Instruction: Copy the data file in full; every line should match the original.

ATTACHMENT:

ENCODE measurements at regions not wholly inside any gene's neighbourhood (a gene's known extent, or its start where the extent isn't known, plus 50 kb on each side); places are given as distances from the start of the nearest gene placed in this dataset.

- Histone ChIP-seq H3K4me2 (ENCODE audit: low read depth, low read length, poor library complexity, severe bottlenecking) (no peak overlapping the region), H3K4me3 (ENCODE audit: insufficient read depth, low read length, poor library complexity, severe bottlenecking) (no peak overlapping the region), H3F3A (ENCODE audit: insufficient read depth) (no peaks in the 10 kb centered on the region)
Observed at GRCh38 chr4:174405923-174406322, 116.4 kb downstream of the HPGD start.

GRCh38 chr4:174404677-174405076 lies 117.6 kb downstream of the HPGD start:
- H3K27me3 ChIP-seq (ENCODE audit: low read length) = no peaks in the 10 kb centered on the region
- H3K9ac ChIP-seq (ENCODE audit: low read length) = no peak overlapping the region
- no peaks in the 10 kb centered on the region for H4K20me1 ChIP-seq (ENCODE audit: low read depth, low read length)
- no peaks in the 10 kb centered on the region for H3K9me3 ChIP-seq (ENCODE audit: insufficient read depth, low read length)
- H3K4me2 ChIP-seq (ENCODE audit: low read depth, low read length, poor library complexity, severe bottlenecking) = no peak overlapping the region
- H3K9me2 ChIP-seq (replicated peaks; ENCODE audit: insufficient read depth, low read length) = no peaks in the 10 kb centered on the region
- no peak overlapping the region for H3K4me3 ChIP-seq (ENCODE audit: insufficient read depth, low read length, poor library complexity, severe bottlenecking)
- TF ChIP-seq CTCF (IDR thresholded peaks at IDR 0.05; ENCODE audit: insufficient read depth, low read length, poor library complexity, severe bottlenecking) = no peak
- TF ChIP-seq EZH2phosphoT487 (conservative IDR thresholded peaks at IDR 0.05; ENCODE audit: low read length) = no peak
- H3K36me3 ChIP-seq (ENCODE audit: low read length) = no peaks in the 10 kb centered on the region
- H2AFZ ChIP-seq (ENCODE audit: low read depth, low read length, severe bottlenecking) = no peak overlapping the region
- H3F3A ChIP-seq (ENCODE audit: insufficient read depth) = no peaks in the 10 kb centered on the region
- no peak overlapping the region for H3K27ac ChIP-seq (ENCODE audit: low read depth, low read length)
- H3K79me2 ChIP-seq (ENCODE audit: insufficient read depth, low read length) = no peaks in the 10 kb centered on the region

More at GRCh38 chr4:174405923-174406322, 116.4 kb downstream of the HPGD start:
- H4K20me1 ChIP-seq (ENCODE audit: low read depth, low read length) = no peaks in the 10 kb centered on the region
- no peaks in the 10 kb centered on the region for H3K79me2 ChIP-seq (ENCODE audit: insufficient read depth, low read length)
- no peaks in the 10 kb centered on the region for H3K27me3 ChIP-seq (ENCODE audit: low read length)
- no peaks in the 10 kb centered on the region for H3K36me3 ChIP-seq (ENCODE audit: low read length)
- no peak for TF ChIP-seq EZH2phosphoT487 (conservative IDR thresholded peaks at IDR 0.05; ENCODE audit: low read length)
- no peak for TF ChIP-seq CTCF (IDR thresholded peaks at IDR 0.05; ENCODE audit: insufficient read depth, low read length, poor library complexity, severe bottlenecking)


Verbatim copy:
ENCODE measurements at regions not wholly inside any gene's neighbourhood (a gene's known extent, or its start where the extent isn't known, plus 50 kb on each side); places are given as distances from the start of the nearest gene placed in this dataset.

- Histone ChIP-seq H3K4me2 (ENCODE audit: low read depth, low read length, poor library complexity, severe bottlenecking) (no peak overlapping the region), H3K4me3 (ENCODE audit: insufficient read depth, low read length, poor library complexity, severe bottlenecking) (no peak overlapping the region), H3F3A (ENCODE audit: insufficient read depth) (no peaks in the 10 kb centered on the region)
Observed at GRCh38 chr4:174405923-174406322, 116.4 kb downstream of the HPGD start.

GRCh38 chr4:174404677-174405076 lies 117.6 kb downstream of the HPGD start:
- H3K27me3 ChIP-seq (ENCODE audit: low read length) = no peaks in the 10 kb centered on the region
- H3K9ac ChIP-seq (ENCODE audit: low read length) = no peak overlapping the region
- no peaks in the 10 kb centered on the region for H4K20me1 ChIP-seq (ENCODE audit: low read depth, low read length)
- no peaks in the 10 kb centered on the region for H3K9me3 ChIP-seq (ENCODE audit: insufficient read depth, low read length)
- H3K4me2 ChIP-seq (ENCODE audit: low read depth, low read length, poor library complexity, severe bottlenecking) = no peak overlapping the region
- H3K9me2 ChIP-seq (replicated peaks; ENCODE audit: insufficient read depth, low read length) = no peaks in the 10 kb centered on the region
- no peak overlapping the region for H3K4me3 ChIP-seq (ENCODE audit: insufficient read depth, low read length, poor library complexity, severe bottlenecking)
- TF ChIP-seq CTCF (IDR thresholded peaks at IDR 0.05; ENCODE audit: insufficient read depth, low read length, poor library complexity, severe bottlenecking) = no peak
- TF ChIP-seq EZH2phosphoT487 (conservative IDR thresholded peaks at IDR 0.05; ENCODE audit: low read length) = no peak
- H3K36me3 ChIP-seq (ENCODE audit: low read length) = no peaks in the 10 kb centered on the region
- H2AFZ ChIP-seq (ENCODE audit: low read depth, low read length, severe bottlenecking) = no peak overlapping the region
- H3F3A ChIP-seq (ENCODE audit: insufficient read depth) = no peaks in the 10 kb centered on the region
- no peak overlapping the region for H3K27ac ChIP-seq (ENCODE audit: low read depth, low read length)
- H3K79me2 ChIP-seq (ENCODE audit: insufficient read depth, low read length) = no peaks in the 10 kb centered on the region

More at GRCh38 chr4:174405923-174406322, 116.4 kb downstream of the HPGD start:
- H4K20me1 ChIP-seq (ENCODE audit: low read depth, low read length) = no peaks in the 10 kb centered on the region
- no peaks in the 10 kb centered on the region for H3K79me2 ChIP-seq (ENCODE audit: insufficient read depth, low read length)
- no peaks in the 10 kb centered on the region for H3K27me3 ChIP-seq (ENCODE audit: low read length)
- no peaks in the 10 kb centered on the region for H3K36me3 ChIP-seq (ENCODE audit: low read length)
- no peak for TF ChIP-seq EZH2phosphoT487 (conservative IDR thresholded peaks at IDR 0.05; ENCODE audit: low read length)
- no peak for TF ChIP-seq CTCF (IDR thresholded peaks at IDR 0.05; ENCODE audit: insufficient read depth, low read length, poor library complexity, severe bottlenecking)